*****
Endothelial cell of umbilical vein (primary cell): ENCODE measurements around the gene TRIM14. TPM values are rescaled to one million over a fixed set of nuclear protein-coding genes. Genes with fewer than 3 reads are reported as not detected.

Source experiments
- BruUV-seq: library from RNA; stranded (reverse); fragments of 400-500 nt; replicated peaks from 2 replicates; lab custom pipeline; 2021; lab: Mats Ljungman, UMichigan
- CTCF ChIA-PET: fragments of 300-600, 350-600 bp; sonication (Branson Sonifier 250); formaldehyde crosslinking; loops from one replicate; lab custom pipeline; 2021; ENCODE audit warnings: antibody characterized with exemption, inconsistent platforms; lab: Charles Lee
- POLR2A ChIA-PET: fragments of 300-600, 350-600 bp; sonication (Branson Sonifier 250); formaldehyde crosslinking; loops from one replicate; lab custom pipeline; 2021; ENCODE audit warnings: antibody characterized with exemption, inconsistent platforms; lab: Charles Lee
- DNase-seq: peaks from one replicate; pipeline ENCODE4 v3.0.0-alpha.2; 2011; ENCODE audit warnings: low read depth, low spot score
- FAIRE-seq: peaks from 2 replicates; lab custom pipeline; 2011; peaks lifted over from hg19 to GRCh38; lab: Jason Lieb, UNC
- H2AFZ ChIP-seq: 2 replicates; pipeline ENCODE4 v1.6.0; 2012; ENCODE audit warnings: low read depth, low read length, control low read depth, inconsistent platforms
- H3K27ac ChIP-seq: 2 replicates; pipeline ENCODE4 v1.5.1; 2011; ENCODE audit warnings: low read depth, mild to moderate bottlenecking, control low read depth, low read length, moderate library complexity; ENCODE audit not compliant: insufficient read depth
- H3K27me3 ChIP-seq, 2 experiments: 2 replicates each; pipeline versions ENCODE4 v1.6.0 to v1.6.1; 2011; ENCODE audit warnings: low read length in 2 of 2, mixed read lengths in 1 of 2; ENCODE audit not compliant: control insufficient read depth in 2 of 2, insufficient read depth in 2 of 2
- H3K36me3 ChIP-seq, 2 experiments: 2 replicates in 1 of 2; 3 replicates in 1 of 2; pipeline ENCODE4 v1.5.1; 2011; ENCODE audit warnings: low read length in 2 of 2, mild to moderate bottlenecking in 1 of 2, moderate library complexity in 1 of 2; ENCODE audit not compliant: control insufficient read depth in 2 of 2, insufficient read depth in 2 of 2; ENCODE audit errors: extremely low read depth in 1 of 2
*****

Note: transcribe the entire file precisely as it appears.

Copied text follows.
Endothelial cell of umbilical vein (primary cell): ENCODE measurements around the gene TRIM14. TPM values are rescaled to one million over a fixed set of nuclear protein-coding genes. Genes with fewer than 3 reads are reported as not detected.

Source experiments
- BruUV-seq: library from RNA; stranded (reverse); fragments of 400-500 nt; replicated peaks from 2 replicates; lab custom pipeline; 2021; lab: Mats Ljungman, UMichigan
- CTCF ChIA-PET: fragments of 300-600, 350-600 bp; sonication (Branson Sonifier 250); formaldehyde crosslinking; loops from one replicate; lab custom pipeline; 2021; ENCODE audit warnings: antibody characterized with exemption, inconsistent platforms; lab: Charles Lee
- POLR2A ChIA-PET: fragments of 300-600, 350-600 bp; sonication (Branson Sonifier 250); formaldehyde crosslinking; loops from one replicate; lab custom pipeline; 2021; ENCODE audit warnings: antibody characterized with exemption, inconsistent platforms; lab: Charles Lee
- DNase-seq: peaks from one replicate; pipeline ENCODE4 v3.0.0-alpha.2; 2011; ENCODE audit warnings: low read depth, low spot score
- FAIRE-seq: peaks from 2 replicates; lab custom pipeline; 2011; peaks lifted over from hg19 to GRCh38; lab: Jason Lieb, UNC
- H2AFZ ChIP-seq: 2 replicates; pipeline ENCODE4 v1.6.0; 2012; ENCODE audit warnings: low read depth, low read length, control low read depth, inconsistent platforms
- H3K27ac ChIP-seq: 2 replicates; pipeline ENCODE4 v1.5.1; 2011; ENCODE audit warnings: low read depth, mild to moderate bottlenecking, control low read depth, low read length, moderate library complexity; ENCODE audit not compliant: insufficient read depth
- H3K27me3 ChIP-seq, 2 experiments: 2 replicates each; pipeline versions ENCODE4 v1.6.0 to v1.6.1; 2011; ENCODE audit warnings: low read length in 2 of 2, mixed read lengths in 1 of 2; ENCODE audit not compliant: control insufficient read depth in 2 of 2, insufficient read depth in 2 of 2
- H3K36me3 ChIP-seq, 2 experiments: 2 replicates in 1 of 2; 3 replicates in 1 of 2; pipeline ENCODE4 v1.5.1; 2011; ENCODE audit warnings: low read length in 2 of 2, mild to moderate bottlenecking in 1 of 2, moderate library complexity in 1 of 2; ENCODE audit not compliant: control insufficient read depth in 2 of 2, insufficient read depth in 2 of 2; ENCODE audit errors: extremely low read depth in 1 of 2